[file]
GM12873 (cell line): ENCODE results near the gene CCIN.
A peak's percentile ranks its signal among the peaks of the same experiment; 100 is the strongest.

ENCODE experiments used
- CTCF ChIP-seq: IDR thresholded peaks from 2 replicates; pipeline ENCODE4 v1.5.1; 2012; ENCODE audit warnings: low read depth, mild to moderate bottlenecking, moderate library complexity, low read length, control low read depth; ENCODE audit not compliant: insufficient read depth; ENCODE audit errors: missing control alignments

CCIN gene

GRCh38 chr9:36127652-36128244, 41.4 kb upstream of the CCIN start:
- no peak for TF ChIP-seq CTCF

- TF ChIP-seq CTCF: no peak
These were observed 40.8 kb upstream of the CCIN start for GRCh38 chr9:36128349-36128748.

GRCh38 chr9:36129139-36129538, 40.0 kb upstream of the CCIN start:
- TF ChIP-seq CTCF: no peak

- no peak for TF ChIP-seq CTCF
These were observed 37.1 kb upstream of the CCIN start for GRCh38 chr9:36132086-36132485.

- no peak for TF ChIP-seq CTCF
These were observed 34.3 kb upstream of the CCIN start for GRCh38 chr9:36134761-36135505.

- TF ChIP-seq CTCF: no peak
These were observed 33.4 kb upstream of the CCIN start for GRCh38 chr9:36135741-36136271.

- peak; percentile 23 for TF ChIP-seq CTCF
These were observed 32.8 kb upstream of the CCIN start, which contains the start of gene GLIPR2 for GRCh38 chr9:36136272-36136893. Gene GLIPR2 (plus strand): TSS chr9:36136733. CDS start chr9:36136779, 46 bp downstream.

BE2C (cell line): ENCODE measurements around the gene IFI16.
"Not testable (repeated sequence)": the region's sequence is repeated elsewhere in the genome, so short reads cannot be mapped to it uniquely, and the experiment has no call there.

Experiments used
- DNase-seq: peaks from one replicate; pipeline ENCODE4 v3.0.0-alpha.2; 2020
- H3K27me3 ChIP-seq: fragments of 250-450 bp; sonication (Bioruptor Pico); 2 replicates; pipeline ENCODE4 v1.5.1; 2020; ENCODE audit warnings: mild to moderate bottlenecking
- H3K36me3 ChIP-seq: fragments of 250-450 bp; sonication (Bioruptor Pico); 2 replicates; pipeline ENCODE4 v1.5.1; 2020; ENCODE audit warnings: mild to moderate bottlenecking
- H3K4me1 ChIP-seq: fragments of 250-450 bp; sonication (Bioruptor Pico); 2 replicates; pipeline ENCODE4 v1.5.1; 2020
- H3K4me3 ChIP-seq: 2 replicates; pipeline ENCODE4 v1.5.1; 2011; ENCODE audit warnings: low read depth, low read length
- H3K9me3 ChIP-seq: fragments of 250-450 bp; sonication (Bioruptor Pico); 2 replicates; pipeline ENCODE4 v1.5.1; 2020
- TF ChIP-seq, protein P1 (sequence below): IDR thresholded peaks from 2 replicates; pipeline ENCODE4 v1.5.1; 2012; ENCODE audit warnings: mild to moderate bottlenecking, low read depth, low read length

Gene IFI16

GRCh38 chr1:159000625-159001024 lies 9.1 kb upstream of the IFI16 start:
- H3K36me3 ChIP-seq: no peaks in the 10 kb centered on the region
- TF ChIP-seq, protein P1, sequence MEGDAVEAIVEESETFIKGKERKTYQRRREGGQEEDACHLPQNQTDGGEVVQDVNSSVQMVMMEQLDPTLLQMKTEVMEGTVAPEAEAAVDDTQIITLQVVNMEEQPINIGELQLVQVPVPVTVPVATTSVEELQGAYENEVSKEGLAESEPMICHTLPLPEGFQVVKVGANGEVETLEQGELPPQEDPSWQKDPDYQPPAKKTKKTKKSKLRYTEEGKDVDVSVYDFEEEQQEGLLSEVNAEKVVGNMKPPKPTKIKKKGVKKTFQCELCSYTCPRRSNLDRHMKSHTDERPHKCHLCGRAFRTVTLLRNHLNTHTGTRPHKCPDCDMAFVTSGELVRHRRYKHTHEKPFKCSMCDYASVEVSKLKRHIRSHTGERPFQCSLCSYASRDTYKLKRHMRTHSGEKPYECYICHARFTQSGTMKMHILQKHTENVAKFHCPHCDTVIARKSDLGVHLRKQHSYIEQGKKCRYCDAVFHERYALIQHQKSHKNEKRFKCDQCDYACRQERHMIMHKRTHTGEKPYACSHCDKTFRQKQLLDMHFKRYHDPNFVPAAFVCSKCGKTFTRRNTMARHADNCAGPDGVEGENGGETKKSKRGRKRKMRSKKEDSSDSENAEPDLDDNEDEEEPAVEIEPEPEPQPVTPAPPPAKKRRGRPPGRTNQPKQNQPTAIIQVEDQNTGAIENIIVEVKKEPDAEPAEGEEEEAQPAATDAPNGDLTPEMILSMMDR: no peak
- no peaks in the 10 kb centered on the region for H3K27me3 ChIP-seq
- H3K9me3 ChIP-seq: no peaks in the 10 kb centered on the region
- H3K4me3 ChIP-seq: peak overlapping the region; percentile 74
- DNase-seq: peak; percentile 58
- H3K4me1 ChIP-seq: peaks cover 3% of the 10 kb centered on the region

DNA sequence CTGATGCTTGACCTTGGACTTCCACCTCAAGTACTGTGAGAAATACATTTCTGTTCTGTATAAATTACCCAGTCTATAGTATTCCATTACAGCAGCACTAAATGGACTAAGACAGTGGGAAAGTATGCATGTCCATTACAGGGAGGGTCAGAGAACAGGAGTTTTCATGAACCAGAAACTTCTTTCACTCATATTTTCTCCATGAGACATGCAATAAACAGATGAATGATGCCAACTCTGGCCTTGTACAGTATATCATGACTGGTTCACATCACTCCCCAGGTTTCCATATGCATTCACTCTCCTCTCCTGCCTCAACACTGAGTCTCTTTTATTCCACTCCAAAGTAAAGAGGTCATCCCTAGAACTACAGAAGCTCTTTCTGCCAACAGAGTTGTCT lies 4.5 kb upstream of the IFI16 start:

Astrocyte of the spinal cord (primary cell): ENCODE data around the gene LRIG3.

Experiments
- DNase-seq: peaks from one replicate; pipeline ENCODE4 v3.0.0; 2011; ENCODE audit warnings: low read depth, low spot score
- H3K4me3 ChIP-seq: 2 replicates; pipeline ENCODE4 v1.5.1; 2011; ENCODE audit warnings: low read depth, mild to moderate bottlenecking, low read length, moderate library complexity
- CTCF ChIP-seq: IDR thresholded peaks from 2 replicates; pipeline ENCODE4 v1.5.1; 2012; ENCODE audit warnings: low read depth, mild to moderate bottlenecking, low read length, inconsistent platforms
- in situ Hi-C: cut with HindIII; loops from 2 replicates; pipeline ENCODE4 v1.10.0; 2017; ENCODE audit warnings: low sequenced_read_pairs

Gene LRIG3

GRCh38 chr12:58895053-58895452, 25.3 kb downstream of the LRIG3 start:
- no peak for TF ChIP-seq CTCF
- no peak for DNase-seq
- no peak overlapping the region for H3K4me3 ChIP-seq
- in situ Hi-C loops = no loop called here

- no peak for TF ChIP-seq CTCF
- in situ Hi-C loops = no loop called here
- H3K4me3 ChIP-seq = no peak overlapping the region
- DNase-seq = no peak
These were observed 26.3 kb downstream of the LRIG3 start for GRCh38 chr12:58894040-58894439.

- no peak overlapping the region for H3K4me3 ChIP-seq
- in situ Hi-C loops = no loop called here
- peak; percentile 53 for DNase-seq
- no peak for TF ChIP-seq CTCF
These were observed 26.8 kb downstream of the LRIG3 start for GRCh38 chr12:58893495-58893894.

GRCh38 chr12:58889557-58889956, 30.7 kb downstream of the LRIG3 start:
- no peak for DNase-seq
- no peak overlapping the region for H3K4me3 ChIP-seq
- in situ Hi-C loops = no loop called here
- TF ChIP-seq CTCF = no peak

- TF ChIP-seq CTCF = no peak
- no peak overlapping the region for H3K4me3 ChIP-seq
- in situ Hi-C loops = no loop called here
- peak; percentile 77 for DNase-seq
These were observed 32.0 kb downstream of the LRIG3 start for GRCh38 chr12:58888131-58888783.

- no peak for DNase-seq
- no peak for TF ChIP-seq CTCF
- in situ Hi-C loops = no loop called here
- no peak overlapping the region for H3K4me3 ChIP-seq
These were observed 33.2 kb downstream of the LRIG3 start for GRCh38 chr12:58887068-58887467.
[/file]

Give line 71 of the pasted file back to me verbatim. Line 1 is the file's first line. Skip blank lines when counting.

These were observed 32.0 kb downstream of the LRIG3 start for GRCh38 chr12:58888131-58888783.